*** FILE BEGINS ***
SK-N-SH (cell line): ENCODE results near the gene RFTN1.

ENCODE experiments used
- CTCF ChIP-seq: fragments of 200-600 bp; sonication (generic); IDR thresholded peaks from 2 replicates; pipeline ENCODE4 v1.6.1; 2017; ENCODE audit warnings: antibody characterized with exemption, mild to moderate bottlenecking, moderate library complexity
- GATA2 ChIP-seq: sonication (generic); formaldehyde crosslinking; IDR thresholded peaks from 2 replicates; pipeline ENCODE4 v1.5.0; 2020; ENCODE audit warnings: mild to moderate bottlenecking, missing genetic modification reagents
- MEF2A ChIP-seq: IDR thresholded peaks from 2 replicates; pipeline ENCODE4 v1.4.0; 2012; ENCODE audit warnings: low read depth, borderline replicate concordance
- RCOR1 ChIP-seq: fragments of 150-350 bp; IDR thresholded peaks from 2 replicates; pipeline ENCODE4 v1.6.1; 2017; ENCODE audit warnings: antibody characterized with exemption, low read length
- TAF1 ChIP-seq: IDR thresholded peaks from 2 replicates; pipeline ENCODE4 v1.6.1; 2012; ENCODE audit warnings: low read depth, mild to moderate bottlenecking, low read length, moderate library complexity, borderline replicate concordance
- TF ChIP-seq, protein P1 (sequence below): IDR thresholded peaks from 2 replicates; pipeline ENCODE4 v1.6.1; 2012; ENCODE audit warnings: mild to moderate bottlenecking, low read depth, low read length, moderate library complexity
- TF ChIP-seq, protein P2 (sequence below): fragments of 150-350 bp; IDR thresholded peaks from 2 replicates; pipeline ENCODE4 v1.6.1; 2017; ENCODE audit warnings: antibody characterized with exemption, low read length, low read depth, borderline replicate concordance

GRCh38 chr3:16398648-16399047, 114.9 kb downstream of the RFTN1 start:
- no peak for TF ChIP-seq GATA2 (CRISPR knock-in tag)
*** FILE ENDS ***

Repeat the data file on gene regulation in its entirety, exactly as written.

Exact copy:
SK-N-SH (cell line): ENCODE results near the gene RFTN1.

ENCODE experiments used
- CTCF ChIP-seq: fragments of 200-600 bp; sonication (generic); IDR thresholded peaks from 2 replicates; pipeline ENCODE4 v1.6.1; 2017; ENCODE audit warnings: antibody characterized with exemption, mild to moderate bottlenecking, moderate library complexity
- GATA2 ChIP-seq: sonication (generic); formaldehyde crosslinking; IDR thresholded peaks from 2 replicates; pipeline ENCODE4 v1.5.0; 2020; ENCODE audit warnings: mild to moderate bottlenecking, missing genetic modification reagents
- MEF2A ChIP-seq: IDR thresholded peaks from 2 replicates; pipeline ENCODE4 v1.4.0; 2012; ENCODE audit warnings: low read depth, borderline replicate concordance
- RCOR1 ChIP-seq: fragments of 150-350 bp; IDR thresholded peaks from 2 replicates; pipeline ENCODE4 v1.6.1; 2017; ENCODE audit warnings: antibody characterized with exemption, low read length
- TAF1 ChIP-seq: IDR thresholded peaks from 2 replicates; pipeline ENCODE4 v1.6.1; 2012; ENCODE audit warnings: low read depth, mild to moderate bottlenecking, low read length, moderate library complexity, borderline replicate concordance
- TF ChIP-seq, protein P1 (sequence below): IDR thresholded peaks from 2 replicates; pipeline ENCODE4 v1.6.1; 2012; ENCODE audit warnings: mild to moderate bottlenecking, low read depth, low read length, moderate library complexity
- TF ChIP-seq, protein P2 (sequence below): fragments of 150-350 bp; IDR thresholded peaks from 2 replicates; pipeline ENCODE4 v1.6.1; 2017; ENCODE audit warnings: antibody characterized with exemption, low read length, low read depth, borderline replicate concordance

GRCh38 chr3:16398648-16399047, 114.9 kb downstream of the RFTN1 start:
- no peak for TF ChIP-seq GATA2 (CRISPR knock-in tag)